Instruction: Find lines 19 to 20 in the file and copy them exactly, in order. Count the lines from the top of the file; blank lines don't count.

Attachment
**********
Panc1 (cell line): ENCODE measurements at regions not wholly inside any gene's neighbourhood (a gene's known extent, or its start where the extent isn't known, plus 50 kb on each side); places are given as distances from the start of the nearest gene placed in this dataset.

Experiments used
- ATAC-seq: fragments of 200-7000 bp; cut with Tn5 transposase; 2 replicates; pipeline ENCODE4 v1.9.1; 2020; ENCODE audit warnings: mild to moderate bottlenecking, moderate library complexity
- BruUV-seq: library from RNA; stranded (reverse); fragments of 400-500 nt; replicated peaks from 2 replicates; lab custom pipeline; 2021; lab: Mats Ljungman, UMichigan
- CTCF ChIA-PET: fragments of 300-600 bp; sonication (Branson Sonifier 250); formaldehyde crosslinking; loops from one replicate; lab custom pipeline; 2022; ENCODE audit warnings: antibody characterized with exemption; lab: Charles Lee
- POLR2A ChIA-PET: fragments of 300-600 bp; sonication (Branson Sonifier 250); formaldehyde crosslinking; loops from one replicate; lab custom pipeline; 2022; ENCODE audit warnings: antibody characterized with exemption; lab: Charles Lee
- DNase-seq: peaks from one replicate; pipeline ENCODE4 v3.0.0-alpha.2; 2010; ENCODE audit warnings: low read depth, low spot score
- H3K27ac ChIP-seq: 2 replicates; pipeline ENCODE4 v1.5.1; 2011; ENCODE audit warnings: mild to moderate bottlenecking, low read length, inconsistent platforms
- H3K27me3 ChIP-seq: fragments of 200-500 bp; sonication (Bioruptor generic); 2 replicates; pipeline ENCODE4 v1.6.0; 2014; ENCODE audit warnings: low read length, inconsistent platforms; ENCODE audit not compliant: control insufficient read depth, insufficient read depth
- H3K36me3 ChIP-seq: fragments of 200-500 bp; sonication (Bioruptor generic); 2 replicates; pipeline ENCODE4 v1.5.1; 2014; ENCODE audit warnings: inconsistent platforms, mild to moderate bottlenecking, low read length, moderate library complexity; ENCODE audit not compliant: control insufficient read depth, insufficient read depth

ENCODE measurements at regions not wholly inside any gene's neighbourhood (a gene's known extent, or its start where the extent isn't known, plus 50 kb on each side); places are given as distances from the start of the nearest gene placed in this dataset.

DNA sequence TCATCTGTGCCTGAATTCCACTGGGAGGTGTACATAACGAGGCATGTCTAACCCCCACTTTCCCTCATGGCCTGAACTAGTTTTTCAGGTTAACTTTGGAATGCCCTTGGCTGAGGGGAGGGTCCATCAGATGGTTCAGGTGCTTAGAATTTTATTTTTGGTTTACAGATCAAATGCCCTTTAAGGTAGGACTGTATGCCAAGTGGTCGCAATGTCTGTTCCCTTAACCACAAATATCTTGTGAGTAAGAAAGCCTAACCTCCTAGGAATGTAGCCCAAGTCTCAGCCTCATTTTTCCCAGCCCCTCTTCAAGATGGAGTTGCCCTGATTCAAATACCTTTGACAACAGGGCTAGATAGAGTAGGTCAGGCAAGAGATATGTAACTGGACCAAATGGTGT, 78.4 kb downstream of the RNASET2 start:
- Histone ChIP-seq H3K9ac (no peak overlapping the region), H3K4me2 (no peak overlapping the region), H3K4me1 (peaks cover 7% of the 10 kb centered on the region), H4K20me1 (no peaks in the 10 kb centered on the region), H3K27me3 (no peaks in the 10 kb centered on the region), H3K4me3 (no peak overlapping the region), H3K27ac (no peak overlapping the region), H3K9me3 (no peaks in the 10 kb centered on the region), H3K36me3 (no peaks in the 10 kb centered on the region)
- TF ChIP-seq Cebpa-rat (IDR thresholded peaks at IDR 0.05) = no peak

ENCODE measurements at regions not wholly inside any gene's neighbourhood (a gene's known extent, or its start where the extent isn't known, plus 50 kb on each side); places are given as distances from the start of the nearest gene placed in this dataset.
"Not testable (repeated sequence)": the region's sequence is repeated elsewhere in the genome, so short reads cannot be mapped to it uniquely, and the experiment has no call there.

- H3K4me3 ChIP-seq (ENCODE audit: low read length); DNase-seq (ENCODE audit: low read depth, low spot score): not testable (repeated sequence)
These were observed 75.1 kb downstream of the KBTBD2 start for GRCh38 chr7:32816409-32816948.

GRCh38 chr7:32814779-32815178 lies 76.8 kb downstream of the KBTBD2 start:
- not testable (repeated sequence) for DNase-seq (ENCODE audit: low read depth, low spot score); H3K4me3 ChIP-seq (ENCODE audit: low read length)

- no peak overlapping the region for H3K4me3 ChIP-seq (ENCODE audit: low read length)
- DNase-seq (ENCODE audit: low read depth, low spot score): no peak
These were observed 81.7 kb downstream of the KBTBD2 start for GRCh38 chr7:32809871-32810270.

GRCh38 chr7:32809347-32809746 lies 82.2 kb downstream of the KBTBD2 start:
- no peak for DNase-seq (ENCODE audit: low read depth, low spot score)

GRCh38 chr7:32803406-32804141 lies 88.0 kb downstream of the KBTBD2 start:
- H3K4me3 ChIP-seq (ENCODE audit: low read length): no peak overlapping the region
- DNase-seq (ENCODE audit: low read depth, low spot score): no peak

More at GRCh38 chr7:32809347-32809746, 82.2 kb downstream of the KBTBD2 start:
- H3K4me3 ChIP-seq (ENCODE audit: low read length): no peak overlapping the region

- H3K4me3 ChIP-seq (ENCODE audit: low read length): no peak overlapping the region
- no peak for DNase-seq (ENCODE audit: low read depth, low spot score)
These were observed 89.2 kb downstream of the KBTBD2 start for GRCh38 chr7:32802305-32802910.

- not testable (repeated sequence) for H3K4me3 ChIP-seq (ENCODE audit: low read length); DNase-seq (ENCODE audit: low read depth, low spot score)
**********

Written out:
GRCh38 chr7:32814779-32815178 lies 76.8 kb downstream of the KBTBD2 start:
- not testable (repeated sequence) for DNase-seq (ENCODE audit: low read depth, low spot score); H3K4me3 ChIP-seq (ENCODE audit: low read length)